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LEGO MUJI – bricks and paper

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LEGO® MUJI – bricks and paper

The LEGO Group has teamed up with design-led Japanese retail company MUJI to offer a new product concept combining bricks and paper crafts.

BILLUND, DENMARK NOVEMBER 2009 - LEGO® MUJI explores new ways of being creative by combining the well-known LEGO brick with paper through the use of the new LEGO System paper puncher.

The product line brings together the worlds of The LEGO Group and MUJI in a unique and enriching new experience. There are 4 sets in the LEGO MUJI series, each with more than 100 LEGO bricks and an assortment of paper

The sets all have different themes, and include LEGO bricks, paper and inspirational materials. The themes are Christmas, fairytales, transparent bricks and paper as well as a more open-ended concept. In addition, the specialized LEGO System puncher and five different paper packages will also be made available.

The sets, which were pre-viewed at the Design Tide Exhibition in Tokyo in October, will be released for sale in Japan on 26 November. The launch will constitute a live test in the market with limited quantities available for sale across 40 MUJI stores and the MUJI online store.

With this exciting new LEGO category, the LEGO Group is exploring new ways of playing and engaging with the LEGO brick, as well as new ways of doing business outside the traditional toy industry and retail. This is done by stimulating entrepreneurial culture through collaborative business projects with internal and external entrepreneurs interested in basing their business on an open LEGO platform.

Takahashi Okutani, Manager. Overseas Merchandising Department, MUJI Japan

“LEGO bricks are not just a toy, but a system that inspires children's creativity. MUJI also seeks to inspire creativity with products that appeal to a simple and reflective lifestyle. As both brands are based on strong values, we have worked together to create a new concept that can be of great value to children.”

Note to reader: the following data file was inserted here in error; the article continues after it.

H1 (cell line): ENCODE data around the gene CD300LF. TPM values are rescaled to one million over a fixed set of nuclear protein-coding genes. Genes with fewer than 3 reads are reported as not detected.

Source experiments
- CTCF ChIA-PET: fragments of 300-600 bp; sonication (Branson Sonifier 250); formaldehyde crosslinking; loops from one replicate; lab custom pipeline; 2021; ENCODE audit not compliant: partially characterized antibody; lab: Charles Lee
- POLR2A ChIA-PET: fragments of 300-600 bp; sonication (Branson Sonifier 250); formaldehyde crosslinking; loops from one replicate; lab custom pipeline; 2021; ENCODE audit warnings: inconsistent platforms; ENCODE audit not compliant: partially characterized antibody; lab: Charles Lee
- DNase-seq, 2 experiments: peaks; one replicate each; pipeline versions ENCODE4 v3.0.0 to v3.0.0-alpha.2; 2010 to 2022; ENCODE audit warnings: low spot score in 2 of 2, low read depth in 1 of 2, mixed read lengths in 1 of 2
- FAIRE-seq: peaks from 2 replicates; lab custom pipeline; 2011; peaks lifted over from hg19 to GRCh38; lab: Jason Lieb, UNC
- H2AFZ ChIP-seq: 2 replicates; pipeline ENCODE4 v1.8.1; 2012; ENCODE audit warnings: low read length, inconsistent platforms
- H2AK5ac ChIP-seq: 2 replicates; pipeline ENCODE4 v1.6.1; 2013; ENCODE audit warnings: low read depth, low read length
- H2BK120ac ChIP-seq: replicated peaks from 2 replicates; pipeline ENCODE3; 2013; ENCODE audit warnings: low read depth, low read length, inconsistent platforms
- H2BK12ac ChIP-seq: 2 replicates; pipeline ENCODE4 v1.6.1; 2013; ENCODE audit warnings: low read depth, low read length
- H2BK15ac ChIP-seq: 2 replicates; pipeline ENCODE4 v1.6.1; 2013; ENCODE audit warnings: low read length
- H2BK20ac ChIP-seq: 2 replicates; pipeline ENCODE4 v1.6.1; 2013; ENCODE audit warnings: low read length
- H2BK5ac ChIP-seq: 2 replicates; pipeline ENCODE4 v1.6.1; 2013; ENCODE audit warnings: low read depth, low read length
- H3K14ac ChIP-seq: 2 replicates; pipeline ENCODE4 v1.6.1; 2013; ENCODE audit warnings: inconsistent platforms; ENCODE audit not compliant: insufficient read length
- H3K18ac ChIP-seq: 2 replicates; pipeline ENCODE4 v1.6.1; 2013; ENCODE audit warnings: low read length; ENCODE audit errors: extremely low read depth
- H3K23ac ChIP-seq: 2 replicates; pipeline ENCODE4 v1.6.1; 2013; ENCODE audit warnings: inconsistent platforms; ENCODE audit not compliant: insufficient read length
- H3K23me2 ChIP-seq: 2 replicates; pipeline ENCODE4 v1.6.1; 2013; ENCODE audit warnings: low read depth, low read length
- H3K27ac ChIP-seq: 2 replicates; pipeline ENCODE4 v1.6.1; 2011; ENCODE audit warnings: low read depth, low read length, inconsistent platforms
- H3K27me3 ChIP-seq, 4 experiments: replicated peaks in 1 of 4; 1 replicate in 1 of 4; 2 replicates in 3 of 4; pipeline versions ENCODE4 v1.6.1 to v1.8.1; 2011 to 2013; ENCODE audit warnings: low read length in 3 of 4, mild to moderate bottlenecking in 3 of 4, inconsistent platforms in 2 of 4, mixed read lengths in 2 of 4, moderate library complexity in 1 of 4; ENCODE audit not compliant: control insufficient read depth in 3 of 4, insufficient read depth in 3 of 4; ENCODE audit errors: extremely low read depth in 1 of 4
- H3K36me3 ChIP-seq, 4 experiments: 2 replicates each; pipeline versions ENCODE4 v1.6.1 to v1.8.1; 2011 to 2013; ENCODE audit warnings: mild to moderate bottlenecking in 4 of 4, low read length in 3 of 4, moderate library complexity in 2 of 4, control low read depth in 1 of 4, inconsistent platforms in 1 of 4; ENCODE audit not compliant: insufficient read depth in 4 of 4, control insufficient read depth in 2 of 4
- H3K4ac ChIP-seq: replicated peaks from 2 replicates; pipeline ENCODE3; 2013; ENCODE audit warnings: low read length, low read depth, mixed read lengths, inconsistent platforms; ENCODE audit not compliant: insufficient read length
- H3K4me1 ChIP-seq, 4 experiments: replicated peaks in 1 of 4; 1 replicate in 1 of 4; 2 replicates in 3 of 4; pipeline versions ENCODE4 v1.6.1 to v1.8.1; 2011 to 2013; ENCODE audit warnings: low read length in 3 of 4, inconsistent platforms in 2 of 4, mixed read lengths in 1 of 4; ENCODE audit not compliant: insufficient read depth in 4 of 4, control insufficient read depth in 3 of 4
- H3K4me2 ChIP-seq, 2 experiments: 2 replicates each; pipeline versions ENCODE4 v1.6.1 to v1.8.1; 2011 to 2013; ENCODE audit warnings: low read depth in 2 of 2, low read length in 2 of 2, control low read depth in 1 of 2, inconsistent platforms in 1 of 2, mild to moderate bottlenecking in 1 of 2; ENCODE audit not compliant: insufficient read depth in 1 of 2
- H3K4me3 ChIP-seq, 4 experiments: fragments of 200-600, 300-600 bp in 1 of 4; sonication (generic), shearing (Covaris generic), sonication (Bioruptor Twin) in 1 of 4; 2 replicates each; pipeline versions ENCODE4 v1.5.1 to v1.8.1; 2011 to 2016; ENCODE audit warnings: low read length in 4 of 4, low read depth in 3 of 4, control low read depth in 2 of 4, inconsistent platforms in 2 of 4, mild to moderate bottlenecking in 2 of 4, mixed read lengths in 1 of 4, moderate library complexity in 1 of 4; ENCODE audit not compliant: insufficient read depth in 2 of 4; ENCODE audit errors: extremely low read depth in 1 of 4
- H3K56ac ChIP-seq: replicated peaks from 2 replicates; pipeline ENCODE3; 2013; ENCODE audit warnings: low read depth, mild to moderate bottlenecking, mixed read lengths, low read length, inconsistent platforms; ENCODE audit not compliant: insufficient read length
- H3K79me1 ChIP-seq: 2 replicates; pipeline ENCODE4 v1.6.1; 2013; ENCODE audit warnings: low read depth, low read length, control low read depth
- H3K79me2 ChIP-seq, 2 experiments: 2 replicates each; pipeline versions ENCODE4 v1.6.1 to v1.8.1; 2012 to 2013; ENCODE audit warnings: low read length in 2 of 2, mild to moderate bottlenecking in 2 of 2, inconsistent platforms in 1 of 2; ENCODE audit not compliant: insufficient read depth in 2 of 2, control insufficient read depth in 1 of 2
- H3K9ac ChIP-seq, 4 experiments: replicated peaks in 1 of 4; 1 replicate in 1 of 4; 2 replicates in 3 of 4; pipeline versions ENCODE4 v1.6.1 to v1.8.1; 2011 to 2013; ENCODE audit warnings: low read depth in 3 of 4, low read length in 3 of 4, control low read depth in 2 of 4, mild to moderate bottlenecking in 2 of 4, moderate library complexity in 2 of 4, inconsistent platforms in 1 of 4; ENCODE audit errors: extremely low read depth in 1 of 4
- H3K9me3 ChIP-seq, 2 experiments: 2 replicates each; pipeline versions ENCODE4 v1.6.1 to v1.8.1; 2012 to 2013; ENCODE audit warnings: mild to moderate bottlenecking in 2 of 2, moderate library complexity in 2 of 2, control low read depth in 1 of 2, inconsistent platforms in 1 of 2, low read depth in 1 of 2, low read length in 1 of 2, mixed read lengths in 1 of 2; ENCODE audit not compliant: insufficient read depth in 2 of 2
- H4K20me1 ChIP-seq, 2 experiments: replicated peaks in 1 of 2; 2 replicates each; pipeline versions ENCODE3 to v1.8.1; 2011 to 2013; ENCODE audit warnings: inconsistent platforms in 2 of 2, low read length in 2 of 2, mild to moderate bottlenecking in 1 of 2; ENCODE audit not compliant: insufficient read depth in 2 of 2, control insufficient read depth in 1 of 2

Paal Smith-Meyer, Senior Director, New Business Group, The LEGO Group

“The LEGO system offers endless creative possibilities to build structurally, and so does paper with its many colors, patterns and textures suitable for folding, drawing and cutting. Combining these two creative tools with a LEGO system paper puncher, we will open up a new creative dimension for kids and their parents to explore and express themselves through.”

LEGO MUJI background

May 2008 - MUJI approaches The LEGO Group, and a meeting is set up in Tokyo. During this meeting, MUJI presented their interpretation of the LEGO brick, and the potential of the collaboration was explored.

“I was excited that they really understood the LEGO values and the core idea of the brick as a creative tool, which they then complemented with some fresh, new ideas,” says Senior Business Developer Marc Brøndum.

October 2008 - After a second meeting, it is agreed that the proposals from MUJI where interesting enough that they should be explored further.

February 2009 - MUJI representatives together with their design team visit LEGO HQ to attend a workshop with the LEGO New Business Group and designers. During this workshop, the idea of bricks and paper is framed and conceptualized, and an ambition to bring the concept to market is signed off on by both parties.

March 2009 – the LEGO MUJI project is approved by the LEGO Group, and brought into the MIP development process.

June 2009 – Meeting and approval session in Tokyo.

July 2009 – Visuals tested and approved.

August-October 2009 – Finalizing legal matters and testing of products.

October 2009 – LEGO MUJI shown to the public for the first time at the Design Tide Exhibition at the Roppopongi store in Tokyo

November 26 – Test launch - only nine months after project approval - to consumers across 40 MUJI stores in Japan. Workshops with consumers will be conducted in the MUJI stores to investigate the potential of the concept even further.

About MUJI

MUJI is a Japanese retail company distinguished by its no-frills design minimalism, streamlining of processes, simplification of packaging and no-logo policy. Initially a subsidiary of the Seiyu Ltd, supermarket chain, MUJI became a separate brand in 1989.